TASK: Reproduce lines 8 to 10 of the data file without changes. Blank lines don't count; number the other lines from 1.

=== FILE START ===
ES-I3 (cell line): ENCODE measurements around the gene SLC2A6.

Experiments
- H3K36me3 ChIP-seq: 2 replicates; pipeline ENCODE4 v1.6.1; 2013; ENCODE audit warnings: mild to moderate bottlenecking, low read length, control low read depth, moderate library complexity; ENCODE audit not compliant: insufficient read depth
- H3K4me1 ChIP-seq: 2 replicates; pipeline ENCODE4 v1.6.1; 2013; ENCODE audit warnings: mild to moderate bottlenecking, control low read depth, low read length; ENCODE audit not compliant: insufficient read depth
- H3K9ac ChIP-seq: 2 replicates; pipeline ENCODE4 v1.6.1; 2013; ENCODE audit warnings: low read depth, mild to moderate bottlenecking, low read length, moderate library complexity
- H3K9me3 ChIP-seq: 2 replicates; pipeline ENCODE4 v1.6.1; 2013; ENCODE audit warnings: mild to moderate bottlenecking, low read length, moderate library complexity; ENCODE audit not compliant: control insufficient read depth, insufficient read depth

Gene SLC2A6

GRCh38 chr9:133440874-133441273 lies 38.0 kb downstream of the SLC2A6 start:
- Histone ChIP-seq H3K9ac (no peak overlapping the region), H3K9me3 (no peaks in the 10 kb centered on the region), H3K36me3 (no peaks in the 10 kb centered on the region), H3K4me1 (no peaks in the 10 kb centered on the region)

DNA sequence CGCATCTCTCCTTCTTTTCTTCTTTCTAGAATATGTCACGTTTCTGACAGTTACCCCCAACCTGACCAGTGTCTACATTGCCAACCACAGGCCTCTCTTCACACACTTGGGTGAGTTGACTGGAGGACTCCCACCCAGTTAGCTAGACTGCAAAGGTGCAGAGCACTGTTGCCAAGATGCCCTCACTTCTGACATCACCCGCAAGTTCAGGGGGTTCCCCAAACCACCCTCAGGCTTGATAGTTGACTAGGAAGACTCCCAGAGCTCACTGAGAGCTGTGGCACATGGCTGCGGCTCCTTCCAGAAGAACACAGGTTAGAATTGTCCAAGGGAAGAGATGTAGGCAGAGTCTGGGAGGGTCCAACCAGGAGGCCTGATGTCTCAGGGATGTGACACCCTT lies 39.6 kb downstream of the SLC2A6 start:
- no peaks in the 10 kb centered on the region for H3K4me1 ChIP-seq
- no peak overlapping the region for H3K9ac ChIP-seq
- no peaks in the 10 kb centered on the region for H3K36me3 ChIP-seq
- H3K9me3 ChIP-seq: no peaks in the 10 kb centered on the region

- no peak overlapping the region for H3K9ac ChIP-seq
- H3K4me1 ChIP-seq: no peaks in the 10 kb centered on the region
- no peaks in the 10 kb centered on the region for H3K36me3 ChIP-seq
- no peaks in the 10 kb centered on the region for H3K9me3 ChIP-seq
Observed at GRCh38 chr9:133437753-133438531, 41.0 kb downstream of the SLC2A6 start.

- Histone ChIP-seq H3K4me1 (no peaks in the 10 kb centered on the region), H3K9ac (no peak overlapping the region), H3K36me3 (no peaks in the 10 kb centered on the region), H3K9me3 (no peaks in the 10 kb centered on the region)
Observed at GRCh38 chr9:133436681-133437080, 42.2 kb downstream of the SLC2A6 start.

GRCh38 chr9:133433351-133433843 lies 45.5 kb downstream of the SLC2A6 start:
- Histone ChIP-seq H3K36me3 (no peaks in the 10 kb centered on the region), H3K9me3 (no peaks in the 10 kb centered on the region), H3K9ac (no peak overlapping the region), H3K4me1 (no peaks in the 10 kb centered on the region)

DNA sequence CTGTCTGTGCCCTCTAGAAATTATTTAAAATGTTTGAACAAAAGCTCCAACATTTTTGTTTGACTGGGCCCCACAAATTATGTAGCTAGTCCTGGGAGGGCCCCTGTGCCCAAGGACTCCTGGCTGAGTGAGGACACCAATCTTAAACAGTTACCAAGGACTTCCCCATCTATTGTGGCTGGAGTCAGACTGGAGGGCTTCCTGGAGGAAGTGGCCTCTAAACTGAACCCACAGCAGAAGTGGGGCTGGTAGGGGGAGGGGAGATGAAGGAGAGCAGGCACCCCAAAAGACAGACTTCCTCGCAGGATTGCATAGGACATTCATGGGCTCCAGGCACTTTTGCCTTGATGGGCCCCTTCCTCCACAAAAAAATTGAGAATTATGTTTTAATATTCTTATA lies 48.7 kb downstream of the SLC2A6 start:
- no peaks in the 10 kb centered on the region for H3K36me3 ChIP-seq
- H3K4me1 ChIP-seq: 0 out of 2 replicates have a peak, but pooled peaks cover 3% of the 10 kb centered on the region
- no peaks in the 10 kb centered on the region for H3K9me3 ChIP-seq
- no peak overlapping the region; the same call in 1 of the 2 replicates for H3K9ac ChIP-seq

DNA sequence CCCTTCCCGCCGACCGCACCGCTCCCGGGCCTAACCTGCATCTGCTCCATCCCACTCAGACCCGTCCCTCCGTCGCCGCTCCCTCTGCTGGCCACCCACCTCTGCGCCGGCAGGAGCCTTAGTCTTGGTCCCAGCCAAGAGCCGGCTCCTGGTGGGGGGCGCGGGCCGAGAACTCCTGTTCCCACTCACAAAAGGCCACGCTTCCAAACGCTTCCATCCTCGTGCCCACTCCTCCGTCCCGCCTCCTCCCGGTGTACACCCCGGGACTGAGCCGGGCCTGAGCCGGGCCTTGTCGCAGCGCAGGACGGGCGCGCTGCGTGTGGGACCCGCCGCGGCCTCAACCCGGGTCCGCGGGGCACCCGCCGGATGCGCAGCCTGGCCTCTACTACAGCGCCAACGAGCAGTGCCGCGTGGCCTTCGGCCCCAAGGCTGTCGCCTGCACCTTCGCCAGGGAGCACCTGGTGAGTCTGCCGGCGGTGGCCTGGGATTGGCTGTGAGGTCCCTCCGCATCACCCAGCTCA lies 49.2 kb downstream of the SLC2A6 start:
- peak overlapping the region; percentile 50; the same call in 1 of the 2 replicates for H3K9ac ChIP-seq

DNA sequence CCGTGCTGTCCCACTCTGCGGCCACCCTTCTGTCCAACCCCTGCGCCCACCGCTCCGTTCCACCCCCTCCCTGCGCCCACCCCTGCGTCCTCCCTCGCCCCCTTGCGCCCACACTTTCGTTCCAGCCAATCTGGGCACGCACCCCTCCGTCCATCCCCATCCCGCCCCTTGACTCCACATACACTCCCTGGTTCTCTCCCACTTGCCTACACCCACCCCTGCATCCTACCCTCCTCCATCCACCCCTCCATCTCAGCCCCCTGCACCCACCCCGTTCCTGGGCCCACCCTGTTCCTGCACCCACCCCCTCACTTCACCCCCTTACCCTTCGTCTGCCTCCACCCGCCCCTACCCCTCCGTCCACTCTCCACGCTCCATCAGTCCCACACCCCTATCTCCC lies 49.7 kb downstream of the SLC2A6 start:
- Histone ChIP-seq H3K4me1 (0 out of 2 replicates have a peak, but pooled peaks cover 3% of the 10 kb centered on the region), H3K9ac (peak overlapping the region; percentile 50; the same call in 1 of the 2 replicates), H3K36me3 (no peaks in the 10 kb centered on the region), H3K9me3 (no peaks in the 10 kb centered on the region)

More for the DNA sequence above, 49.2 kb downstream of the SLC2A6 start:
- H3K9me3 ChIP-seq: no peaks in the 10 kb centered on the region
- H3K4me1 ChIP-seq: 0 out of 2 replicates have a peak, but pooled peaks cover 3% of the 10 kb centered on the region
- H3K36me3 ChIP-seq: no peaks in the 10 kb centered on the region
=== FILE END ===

GRCh38 chr9:133440874-133441273 lies 38.0 kb downstream of the SLC2A6 start:
- Histone ChIP-seq H3K9ac (no peak overlapping the region), H3K9me3 (no peaks in the 10 kb centered on the region), H3K36me3 (no peaks in the 10 kb centered on the region), H3K4me1 (no peaks in the 10 kb centered on the region)

DNA sequence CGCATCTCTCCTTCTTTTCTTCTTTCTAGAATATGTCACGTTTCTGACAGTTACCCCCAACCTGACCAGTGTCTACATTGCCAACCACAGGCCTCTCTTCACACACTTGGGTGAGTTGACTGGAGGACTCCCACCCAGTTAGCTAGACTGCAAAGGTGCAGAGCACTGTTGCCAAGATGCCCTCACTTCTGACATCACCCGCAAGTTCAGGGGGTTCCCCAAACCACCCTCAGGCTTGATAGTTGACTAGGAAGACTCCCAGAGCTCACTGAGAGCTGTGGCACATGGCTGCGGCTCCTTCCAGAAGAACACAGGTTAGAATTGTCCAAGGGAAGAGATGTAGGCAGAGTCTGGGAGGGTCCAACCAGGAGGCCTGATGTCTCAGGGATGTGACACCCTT lies 39.6 kb downstream of the SLC2A6 start: